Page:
The Nguyen Dynasty



The Nguyen Dynasty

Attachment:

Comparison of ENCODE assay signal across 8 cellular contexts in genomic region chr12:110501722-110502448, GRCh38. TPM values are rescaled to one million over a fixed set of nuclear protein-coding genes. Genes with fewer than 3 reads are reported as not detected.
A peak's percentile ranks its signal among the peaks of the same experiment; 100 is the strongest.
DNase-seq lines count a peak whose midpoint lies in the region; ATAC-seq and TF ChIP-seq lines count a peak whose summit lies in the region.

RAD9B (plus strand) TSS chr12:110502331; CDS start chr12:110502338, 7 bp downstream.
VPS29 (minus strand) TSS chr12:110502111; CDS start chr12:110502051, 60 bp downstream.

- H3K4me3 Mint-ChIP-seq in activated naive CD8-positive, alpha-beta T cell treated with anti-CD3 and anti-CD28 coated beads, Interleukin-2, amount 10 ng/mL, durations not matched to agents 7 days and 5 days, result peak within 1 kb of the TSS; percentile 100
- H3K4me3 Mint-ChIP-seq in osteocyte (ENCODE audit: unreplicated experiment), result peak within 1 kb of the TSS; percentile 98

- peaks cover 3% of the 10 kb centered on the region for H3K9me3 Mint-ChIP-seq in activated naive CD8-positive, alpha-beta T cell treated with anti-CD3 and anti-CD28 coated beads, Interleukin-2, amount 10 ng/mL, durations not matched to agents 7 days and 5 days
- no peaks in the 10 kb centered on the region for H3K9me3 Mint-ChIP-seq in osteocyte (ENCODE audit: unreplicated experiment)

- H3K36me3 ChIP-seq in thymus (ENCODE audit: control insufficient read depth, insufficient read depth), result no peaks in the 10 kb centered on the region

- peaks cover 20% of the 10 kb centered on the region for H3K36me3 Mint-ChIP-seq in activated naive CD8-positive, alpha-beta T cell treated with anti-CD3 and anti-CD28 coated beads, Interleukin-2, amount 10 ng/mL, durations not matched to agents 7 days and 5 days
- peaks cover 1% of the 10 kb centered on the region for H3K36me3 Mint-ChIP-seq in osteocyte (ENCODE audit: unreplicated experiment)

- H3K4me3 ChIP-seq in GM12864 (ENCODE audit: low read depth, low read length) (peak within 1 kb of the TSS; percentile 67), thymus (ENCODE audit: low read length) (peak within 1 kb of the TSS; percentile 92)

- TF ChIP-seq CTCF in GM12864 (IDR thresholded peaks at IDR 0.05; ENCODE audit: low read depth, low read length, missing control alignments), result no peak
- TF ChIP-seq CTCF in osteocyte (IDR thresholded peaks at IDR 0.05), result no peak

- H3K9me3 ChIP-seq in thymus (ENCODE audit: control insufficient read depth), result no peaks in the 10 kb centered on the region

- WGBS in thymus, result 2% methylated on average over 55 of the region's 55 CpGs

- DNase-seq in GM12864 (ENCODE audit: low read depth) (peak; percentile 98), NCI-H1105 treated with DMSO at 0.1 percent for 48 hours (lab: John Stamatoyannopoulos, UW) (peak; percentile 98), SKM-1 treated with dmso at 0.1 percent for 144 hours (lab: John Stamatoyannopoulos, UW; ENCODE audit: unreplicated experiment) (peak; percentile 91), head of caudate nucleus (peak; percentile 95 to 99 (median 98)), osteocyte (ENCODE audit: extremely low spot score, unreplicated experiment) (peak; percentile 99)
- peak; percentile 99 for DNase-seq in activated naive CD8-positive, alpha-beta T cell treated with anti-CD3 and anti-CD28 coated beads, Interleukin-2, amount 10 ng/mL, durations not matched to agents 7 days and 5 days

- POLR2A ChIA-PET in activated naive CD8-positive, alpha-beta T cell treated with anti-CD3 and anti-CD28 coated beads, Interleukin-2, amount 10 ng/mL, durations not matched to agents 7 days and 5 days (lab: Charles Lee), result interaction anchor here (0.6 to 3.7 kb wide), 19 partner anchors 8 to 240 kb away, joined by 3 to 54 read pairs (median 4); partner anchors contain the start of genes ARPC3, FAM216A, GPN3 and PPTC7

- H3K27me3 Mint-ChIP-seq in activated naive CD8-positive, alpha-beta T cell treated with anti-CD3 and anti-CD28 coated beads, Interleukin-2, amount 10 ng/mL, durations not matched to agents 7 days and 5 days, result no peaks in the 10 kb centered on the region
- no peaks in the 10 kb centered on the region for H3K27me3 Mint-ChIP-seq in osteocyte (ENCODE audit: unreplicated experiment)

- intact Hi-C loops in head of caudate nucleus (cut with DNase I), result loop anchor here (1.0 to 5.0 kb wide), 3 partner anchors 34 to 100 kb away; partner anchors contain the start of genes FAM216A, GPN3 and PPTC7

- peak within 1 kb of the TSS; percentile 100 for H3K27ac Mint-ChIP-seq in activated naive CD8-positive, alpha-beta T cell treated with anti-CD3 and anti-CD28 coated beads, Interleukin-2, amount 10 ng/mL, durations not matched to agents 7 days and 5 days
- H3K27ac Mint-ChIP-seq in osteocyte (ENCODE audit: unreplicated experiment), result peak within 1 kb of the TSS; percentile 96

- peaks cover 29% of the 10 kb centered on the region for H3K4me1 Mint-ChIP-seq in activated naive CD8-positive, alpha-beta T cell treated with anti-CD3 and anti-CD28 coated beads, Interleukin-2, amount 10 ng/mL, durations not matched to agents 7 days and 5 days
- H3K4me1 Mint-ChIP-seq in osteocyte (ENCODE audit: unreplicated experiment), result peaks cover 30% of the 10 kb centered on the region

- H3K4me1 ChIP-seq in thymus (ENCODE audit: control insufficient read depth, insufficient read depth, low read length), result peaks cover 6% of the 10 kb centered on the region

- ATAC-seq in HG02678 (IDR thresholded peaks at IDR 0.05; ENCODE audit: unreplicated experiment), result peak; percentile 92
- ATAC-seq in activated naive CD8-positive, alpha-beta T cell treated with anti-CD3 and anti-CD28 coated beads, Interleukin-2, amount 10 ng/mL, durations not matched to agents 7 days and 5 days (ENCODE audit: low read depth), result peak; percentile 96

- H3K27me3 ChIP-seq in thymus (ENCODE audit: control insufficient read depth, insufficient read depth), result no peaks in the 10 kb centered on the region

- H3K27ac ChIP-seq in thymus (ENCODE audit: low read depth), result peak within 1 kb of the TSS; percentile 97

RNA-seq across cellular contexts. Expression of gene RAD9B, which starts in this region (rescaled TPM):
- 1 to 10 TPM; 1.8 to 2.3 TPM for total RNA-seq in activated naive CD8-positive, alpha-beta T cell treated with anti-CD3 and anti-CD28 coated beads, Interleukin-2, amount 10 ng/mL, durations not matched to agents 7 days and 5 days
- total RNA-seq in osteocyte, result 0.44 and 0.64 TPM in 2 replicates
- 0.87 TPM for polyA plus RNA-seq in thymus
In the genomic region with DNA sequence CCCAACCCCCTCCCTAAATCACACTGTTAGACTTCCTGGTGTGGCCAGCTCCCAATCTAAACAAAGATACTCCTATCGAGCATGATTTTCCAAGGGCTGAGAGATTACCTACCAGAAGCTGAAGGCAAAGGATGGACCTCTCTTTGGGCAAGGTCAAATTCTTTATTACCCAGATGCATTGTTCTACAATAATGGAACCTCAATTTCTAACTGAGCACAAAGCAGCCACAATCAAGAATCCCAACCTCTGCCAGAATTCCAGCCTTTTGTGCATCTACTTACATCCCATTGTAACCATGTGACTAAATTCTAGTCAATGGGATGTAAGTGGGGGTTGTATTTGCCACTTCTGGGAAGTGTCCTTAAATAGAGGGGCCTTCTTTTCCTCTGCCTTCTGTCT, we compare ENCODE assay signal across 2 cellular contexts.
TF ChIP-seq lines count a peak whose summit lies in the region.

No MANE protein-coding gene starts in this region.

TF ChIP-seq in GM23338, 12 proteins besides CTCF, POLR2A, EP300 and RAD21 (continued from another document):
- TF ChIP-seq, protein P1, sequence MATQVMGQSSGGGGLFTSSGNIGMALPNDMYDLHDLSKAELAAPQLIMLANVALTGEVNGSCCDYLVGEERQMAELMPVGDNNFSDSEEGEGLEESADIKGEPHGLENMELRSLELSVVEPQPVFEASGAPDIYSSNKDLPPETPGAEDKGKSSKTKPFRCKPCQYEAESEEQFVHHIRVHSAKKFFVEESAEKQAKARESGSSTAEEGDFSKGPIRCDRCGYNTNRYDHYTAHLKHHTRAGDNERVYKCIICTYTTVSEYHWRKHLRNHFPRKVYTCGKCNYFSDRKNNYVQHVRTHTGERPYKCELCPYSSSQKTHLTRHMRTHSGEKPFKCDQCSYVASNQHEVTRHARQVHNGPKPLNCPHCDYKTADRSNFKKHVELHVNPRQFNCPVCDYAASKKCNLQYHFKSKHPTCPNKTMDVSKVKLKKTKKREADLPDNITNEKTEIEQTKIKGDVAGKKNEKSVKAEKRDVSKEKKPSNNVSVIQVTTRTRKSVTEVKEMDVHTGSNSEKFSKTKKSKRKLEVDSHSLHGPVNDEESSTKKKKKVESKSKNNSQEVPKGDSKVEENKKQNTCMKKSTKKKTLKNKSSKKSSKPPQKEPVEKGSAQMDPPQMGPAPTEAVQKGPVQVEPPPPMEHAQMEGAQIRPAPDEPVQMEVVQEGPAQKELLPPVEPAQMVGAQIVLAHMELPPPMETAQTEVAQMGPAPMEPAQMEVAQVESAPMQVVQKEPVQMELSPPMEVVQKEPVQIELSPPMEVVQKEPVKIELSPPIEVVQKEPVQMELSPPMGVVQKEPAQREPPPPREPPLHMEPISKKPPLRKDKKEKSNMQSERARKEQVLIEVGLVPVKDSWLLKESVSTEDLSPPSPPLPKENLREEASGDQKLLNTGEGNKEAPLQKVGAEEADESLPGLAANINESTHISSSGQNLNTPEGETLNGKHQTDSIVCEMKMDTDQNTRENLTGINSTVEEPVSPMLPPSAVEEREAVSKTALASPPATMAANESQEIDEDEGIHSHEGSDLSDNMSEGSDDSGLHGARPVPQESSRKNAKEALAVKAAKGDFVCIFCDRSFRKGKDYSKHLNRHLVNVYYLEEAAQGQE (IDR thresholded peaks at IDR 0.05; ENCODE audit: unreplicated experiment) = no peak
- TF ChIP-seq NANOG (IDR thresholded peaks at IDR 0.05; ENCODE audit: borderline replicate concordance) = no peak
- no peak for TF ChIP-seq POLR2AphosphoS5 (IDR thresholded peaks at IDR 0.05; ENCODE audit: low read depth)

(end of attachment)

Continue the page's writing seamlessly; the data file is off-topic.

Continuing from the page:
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Between north and south The country that appeared at the beginning of the nineteenth century stretching from the southern border of China to the eastern border of Cambodia had never existed before. The name Vietnam can be found in some earlier Vietnamese texts, and the Qing court used this name when recognizing the new country as a vassal kingdom, but it was not commonly used until the twentieth century. The Qing continued to routinely refer to this place as An Nam, a name that dated from the Tang dynasty and that later became the French name for the central part of the country. In 1802, Vietnamese envoys to the Qing court were instructed to propose Nam Viet as the name of their new country. The message sent with the envoys cited the ancient kingdom of Nam Viet founded by Zhao To in Guangdong and Guangxi at the beginning of the Han dynasty as an auspicious precedent because it had pacified and civilized all the southern territories. Furthermore, the message gave the name a new contemporary meaning as representing the unification of all the Vietnamese lands: “Now, the South (Nam) has been swept of rebels and the whole realm of Viet has been restored to normalcy.” The Qing court, however, objected to the name Nam Viet for the very same reason proposed in its favor by the Vietnamese. In imperial historiography, contrary to Vietnamese historical tradition, Zhao To’s kingdom was an inauspicious rather than an auspicious precedent because it had rebelled against the Han dynasty. Arguments about the name shuttled between Hue and Beijing for nearly a year before the Qing court  finally turned the name to Viet Nam, thereby avoiding the unpropitious conno- tation of insubordination and separatism in the name Nam Viet. The name  Vietnam eventually entered popular usage with the spread of alphabetic literacy and nationalist ideas in the 1910s, 1920s, and 1930s. Nguyen Phuc Anh, subsequently remembered by his dynastic name of Gia Long, established his court at Hue, old Phu Xuan, where his ancestors had ruled since the seventeenth century. Putting the central government at Hue is under- standable, considering the ruling family’s long and illustrious association with  this place, and it is even plausible as being more or less equidistant from the two main centers of population and economy in the plains of the Red and Mekong Rivers. However, Hue suffered from disadvantages that crippled the efforts of kings to govern the new country. Hanoi was around 650 kilometers to the north and Saigon was around 900 kilometers to the south. For a majority of people in the country, either Hanoi or Saigon was the administrative and economic center that governed public life. Experience eventually showed that a ruler had to have a firm grip on one of these places in order to be able to control the other. Sitting at Hue, rulers had difficulty controlling either the north or the south. Hue was previously well situated to guard the northern border of the southern domain, but that border no longer existed. Furthermore, it was located in a narrow, relatively isolated, coastal strip without a seaport. Nguyen Phuc Anh’s military campaigns had shown the importance of shipping and access to the sea for establishing his new regime, but, after gaining success, he turned away from the sea and chose to place his court near the tombs of his ancestors. Hue was masked from the sea behind the shifting sands of dunes and the shallow currents of lagoons. Da Nang Bay became the main point of access for Hue to the sea, but it was sixty kilometers south over a major mountain pass. The old seaport of Hoi An, even further south, was no longer usable because the Thu Bon River had silted up by the end of the eighteenth century. The disconnection of Hue from the rest of the country became increasingly obvious as time went on. The main population centers, in the plains of the Red and Mekong Rivers, could not be easily governed from this place given the speed of communication at that time. Historians have faulted the Nguyen dynasty of the nineteenth century for its rigid and unimaginative response to changing conditions, but the passivity of leadership at Hue during this time also reflected the palace-bound routines and limited perspectives of men in a quiet corner of the country while in the northern and southern plains people were experiencing dramatic encounters with the forces of a new age. Gia Long’s successor, Minh Mang, ruling from 1820 to 1840, understood the problem and endeavored to centralize the dynastic system, but his ambition to enforce unity led to rebellion and confrontation with Siam. His successors, overwhelmed by court politics and befuddled by unprecedented seaborne threats, stiffened into spectators at the palace windows. Gia Long understood that the peoples of his newly conquered realm needed time to put behind them not only the wars of recent decades but also the sense of separation that had been enforced for generations at the walls in the Nhat Le River basin. He ruled with a relatively light touch. He governed as he had learned to do at Saigon during wartime, with a strict assertion of his authority combined  with pragmatic improvisation and a reluctance to act without careful prepar- ation and the assurance of success. Furthermore, in the urgent pressures of  wartime he came to understand the strengths and weaknesses of his top-ranking generals, and he learned to delegate authority to them if not to entirely trust them. The two most capable of his generals were Nguyen Van Thanh (1757– 1817) and Le Van Duyet. They were in the midst of the hardest fighting during the last years of the war, often being yoked together in collegial command of critical campaigns. Yet, they were very different from each other, and they disliked one another. Nguyen Van Thanh’s ancestors came from the northern border region of the old Nguyen domain, in modern Quang Binh Province, but he grew up in Gia Dinh. His father was a general in the Gia Dinh army who died fighting the Tay Son in the mid 1770s. Nguyen Van Thanh was well educated in both literary and military studies. He began his career on his father’s staff and, after his father’s death, entered the circle of Nguyen Phuc Anh’s closest retainers. In 1802, Gia Long made him his viceroy at Hanoi with responsibility for governing the old Trinh domain. This appointment was ostensibly made because his education and political cunning made him suitable for dealing with the large number of literati in the north, many of whom retained lingering loyalties to the Le dynasty. He was susceptible to pride and ambition. Le Van Duyet’s ancestors were peasants from Quang Ngai Province. He grew up in the vicinity of My Tho on the Mekong River. Reportedly born without genitals, he entered royal service as a eunuch and was with Nguyen Phuc Anh in 1780 when he was proclaimed king at Gia Dinh. Like Nguyen Van Thanh, he followed Nguyen Phuc Anh into Siamese exile and survived many perilous adventures. Without literary pretensions, he often dressed as a peasant, was informal, brusque, and even rude, in his manners. His entourage of adopted sons included Chinese merchants and members of upland minorities. He enjoyed cockfighting, southern folk theater, and he worshipped local goddesses. After 1802, he became Gia Long’s most trusted man in the far south and eventually occupied the post of viceroy at Saigon with responsibility for the volatile Khmer frontier. He was known for being utterly loyal to Gia Long. According to a famous anecdote, on the eve of battle in 1800, Nguyen Van Thanh offered Le Van Duyet a cup of wine, saying, “Let us drink to give us strength.” But Le Van Duyet refused, saying, “Only those who are afraid borrow strength from wine. As for me, I see nothing to be afraid of, so what use have I for wine?” Embarrassed, Nguyen Van Thanh thereafter nurtured resentment against Le Van Duyet. Whatever truth may be in this anecdote, the two men came to represent conflicting tendencies in Gia Long’s entourage. Nguyen Van Thanh eventually found himself among erudite northerners who were seeking a point of entry into the Hue court. Le Van Duyet remained among a diverse population of southerners who were devoted to Gia Long but content to have as little to do with Hue as possible. In 1810, Nguyen Van Thanh requested to be replaced as viceroy at Hanoi in order to mourn the death of his mother. This enabled him to reside at Hue where  he was soon among Gia Long’s closest advisors. Nguyen Van Thanh occasion- ally submitted confidential messages to Gia Long proposing various measures  that he considered to be propitious. His ideas tended to be astute and timely, and Gia Long generally followed his advice. With one such message in 1812, he proposed four courses of action, to all of which Gia Long indicated his assent. The four priorities addressed by his message were major issues during Gia Long’s reign: publishing a unified code of law; selecting Confucianists for high office; pacifying the Cambodian border; and selecting a crown prince to safeguard the succession. In 1811, Gia Long had assigned Nguyen Van Thanh to work on sorting out the codes of law being applied in different parts of the country. In 1812, what came to be called the Gia Long Code was issued. Modern scholars have dilated about the extent to which this code simply copied provisions from the Qing dynastic law code, often expressing surprise that Gia Long did not make more use of the Le Code that had developed at Hanoi since the fifteenth century, which presumably was more resonant with local practice than the code that had developed in China. French colonial administrators were particularly critical of the Gia Long Code, not only because it was so different from their own practice of law but also because they were inclined to romanticize the Le Code and what they perceived as indigenous Vietnamese culture as a way of justifying their efforts to eradicate Chinese influence among the Vietnamese. Gia Long saw the matter quite differently. For him, the Le Code did not represent the legal experience of the Vietnamese people. It represented the practice of Vietnamese in the north. His ancestors had ruled the south for two centuries without any explicit reference to the Le Code. There is no evidence that civil law was ever standardized in the south. In fact, there is very little evidence of concern for standardizing civil law in the south at all. The reason for this is that southern society developed under the pattern of military authority prevailing at  frontier garrisons. The application of law in the south depended on the vicissi- tudes of contact with non-Vietnamese peoples, local conditions in places distant  from the central government, and the educational level and personal predilec- tions of relatively unsupervised officials. Many Vietnamese chose to live in the  south exactly to put distance between themselves and the kind of society adjudi- cated by the Le Code in the north. Any attempt to enforce the Le Code in the south, however appropriate it might seem to later scholars, would have been anachronistic and unacceptable to southerners in Gia Long’s time, for whom the habits of governance in the north represented the oppressive practice of what for generations had been their enemy. At the same time, any legal system designed in the south would have been unacceptable to northerners. In northern eyes, southerners had turned away from a properly ordered society and were naturally lawless. Nguyen Van Thanh and Gia Long resolved the conundrum by importing the Qing Code while adding and subtracting particular provisions to make it a feasible framework for legal practice among all Vietnamese. The word “framework” is important, for the Gia Long Code was never strictly or uniformly applied. Hundreds of edicts were subsequently published to supplement the code, connecting it to conditions  existing in the country. Legal practice followed a variety of regional adminis- trative adaptations. The Gia Long Code gave a gloss of unity over a new country  without a common sense of law. The reason that it was possible to adapt the Qing Code was that legal ideas and practices among the Chinese and Vietnamese were not excessively dissimilar, at least in theory and to a large extent even in practice. Furthermore, Gia Long’s judicial administration was neither adequately staffed with qualified officials nor sufficiently concerned with a systematic application of law as to be able to strictly implement the code. This helped to ensure that potential points of dissonance between provisions in the code and the actual practice of law did not generate unsolvable problems. Nguyen Van Thanh’s years of administrative experience at Hanoi among the northern scholars probably turned his mind to the Qing Code as an admirable solution to the legal morass in the country that would be acceptable to northerners who valued their membership in the larger East Asian world and would also be unobjectionable to southerners for whom law was of little interest. Nguyen Van Thanh’s idea to appoint more Confucianists to high positions was designed to appeal to the northern scholars, who made up the bulk of Confucianists in the country. Gia Long had encouraged the allegiance and participation in government of educated northerners from the beginning of his reign, but while this was readily implemented in the viceroyalty at Hanoi, the central court at Hue remained populated mostly by southerners who had earned  their positions through wartime service. Most of these southerners were experi- enced soldiers with mediocre educations and little, if any, interest in Confucian- ism. Le Van Duyet was a prominent example of such a man.  Gia Long understood the tensions between the northern men with their classical educations and his loyal entourage of pragmatic southerners, but he was not eager to open opportunities for these tensions to disturb his government. Consequently, he promoted education and appointed men of trust and talent wherever he found them, but he did not establish a system of literary exams at the capital nor did he particularly aim to promote the ambitions of northern scholars. In 1807, in response to a proposal from Nguyen Van Thanh, Gia Long opened regional literary exams at four locations in the Red River plain plus one each in Thanh Hoa and Nghe An. A total of sixty-two men were selected at these exams. Those who entered officialdom after excelling in this exam did so in the northern viceroyalty. Thereafter, Gia Long followed the practice of his ancestors in holding exams at the regional level every six years. He never instituted a capital-level exam because “peace had but recently been established and literary study was still weak.” In 1813, regional exams were expanded to include the southern provinces. Surviving information about the results of these exams and about the regional exams of 1819 is sketchy and incomplete. However, some details of the notorious 1819 exam at Saigon were recorded. When students were on the verge of rioting because the questions were too difficult, the examiners gave them easier questions. Then, there were accusations that one candidate had concealed the fact that he was in mourning in order to take the exam and that another candidate had hired a substitute to take the exam for him. Disciplinary action was taken against both the offending candidates and the examiners. Gia Long’s relative lack of interest in establishing an examination system is in contrast to the practice of previous founders of new regimes in the north, such as Le Loi and Trinh Tung, who held examinations even before achieving success on the battlefield. It is also in contrast to the Mac, who maintained an examination schedule amidst the disorders of civil war. The explanation for this is that in the south a literary education had never been the means for advancing a public career to the extent that it had become in the north. Aside from the fact that Gia Long viewed education primarily from a southern perspective as the acquisition of practical skills, he was not in a hurry to force southerners into academic contests with northerners, which could only exacerbate regional friction.